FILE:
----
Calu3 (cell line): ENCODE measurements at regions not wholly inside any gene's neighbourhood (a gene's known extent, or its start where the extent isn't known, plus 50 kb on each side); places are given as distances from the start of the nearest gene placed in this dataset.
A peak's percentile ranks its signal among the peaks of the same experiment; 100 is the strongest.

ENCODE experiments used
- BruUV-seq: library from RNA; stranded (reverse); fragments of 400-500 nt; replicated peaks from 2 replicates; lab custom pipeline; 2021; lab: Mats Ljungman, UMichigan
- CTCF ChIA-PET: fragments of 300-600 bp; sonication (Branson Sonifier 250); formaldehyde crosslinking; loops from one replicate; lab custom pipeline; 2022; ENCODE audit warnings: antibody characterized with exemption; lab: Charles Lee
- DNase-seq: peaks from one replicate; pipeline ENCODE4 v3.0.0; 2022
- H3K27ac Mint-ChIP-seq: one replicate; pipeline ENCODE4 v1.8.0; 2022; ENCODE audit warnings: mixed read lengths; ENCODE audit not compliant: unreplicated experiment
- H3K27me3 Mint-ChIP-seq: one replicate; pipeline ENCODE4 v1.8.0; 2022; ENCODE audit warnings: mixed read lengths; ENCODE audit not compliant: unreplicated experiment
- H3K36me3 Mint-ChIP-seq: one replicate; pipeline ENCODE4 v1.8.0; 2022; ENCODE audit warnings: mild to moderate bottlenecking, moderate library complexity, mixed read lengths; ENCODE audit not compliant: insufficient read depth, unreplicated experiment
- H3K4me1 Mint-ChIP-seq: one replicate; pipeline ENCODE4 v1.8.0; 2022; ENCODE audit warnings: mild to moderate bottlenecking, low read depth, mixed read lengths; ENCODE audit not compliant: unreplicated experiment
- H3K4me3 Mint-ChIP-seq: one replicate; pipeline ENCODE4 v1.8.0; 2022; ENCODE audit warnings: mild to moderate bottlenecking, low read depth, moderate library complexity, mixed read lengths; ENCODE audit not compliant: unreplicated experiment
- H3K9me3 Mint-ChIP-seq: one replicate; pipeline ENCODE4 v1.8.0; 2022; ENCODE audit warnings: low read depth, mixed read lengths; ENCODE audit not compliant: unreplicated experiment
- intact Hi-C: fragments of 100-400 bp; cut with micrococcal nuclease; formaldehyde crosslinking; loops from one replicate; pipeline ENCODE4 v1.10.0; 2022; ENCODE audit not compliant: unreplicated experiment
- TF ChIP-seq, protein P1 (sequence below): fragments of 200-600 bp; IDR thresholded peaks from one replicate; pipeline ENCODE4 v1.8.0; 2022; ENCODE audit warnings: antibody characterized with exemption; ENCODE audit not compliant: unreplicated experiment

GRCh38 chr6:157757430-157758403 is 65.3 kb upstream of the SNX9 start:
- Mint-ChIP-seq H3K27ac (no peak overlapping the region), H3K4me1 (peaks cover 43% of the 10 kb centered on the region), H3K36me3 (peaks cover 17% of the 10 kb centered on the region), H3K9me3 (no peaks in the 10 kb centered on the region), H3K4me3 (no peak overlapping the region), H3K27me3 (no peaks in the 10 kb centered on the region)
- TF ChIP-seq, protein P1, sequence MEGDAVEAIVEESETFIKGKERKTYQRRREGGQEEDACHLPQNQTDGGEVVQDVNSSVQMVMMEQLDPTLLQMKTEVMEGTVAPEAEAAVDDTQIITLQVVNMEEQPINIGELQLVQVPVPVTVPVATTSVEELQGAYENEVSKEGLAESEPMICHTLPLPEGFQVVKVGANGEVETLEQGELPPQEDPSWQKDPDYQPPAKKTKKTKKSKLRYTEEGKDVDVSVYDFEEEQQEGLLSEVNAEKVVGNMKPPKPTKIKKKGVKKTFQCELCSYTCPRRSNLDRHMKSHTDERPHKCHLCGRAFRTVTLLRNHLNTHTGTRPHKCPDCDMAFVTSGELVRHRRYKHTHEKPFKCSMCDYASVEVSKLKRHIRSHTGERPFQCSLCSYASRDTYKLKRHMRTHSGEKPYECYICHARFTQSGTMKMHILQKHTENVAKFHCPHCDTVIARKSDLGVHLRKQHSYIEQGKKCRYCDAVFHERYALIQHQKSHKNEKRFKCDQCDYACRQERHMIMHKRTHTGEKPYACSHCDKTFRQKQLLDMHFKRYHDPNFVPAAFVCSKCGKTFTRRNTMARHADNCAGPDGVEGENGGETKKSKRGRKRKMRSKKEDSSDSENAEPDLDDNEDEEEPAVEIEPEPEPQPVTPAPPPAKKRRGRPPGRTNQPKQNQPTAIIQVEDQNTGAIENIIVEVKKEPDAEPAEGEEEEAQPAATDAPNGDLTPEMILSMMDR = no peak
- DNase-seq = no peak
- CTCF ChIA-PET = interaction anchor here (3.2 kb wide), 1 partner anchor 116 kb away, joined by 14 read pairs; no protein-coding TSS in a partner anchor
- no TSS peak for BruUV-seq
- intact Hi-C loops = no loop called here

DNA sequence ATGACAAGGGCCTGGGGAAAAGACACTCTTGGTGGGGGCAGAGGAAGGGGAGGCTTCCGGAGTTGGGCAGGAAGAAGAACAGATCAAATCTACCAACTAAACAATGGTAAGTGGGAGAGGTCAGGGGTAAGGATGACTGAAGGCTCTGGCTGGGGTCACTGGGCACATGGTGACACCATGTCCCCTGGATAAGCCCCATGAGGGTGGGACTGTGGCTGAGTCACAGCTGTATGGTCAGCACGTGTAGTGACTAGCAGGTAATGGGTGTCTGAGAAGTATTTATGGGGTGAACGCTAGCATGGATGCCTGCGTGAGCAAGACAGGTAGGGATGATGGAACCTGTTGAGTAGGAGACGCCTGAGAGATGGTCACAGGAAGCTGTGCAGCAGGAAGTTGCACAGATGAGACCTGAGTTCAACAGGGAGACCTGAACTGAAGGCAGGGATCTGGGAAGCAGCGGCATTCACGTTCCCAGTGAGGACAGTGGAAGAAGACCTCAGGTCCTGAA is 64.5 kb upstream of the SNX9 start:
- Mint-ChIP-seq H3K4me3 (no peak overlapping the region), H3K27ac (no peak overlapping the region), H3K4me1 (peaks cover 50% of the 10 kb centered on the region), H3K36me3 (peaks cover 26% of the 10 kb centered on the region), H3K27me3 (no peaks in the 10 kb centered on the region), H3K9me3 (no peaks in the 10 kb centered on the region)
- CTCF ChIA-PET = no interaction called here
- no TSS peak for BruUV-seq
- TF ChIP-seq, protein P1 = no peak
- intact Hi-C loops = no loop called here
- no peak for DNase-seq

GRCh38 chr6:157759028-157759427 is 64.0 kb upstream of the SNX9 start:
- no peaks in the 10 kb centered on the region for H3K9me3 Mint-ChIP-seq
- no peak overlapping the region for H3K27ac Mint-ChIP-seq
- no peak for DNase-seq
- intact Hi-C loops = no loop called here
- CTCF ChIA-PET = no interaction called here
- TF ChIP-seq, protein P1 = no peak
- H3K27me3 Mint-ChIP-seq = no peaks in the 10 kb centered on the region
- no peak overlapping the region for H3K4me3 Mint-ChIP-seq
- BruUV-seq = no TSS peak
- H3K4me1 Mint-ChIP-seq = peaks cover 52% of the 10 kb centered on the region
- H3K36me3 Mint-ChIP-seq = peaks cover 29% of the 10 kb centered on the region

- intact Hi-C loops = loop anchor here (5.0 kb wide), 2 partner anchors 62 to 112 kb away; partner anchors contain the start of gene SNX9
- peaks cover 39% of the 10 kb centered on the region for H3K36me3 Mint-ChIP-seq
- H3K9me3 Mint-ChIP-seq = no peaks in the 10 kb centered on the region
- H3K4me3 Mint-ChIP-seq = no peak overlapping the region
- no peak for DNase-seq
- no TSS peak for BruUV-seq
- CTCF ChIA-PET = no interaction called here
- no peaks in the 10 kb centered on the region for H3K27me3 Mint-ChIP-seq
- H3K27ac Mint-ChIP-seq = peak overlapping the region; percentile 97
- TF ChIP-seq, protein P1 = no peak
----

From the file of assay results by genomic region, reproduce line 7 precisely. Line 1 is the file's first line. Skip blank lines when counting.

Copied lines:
- H3K27ac Mint-ChIP-seq: one replicate; pipeline ENCODE4 v1.8.0; 2022; ENCODE audit warnings: mixed read lengths; ENCODE audit not compliant: unreplicated experiment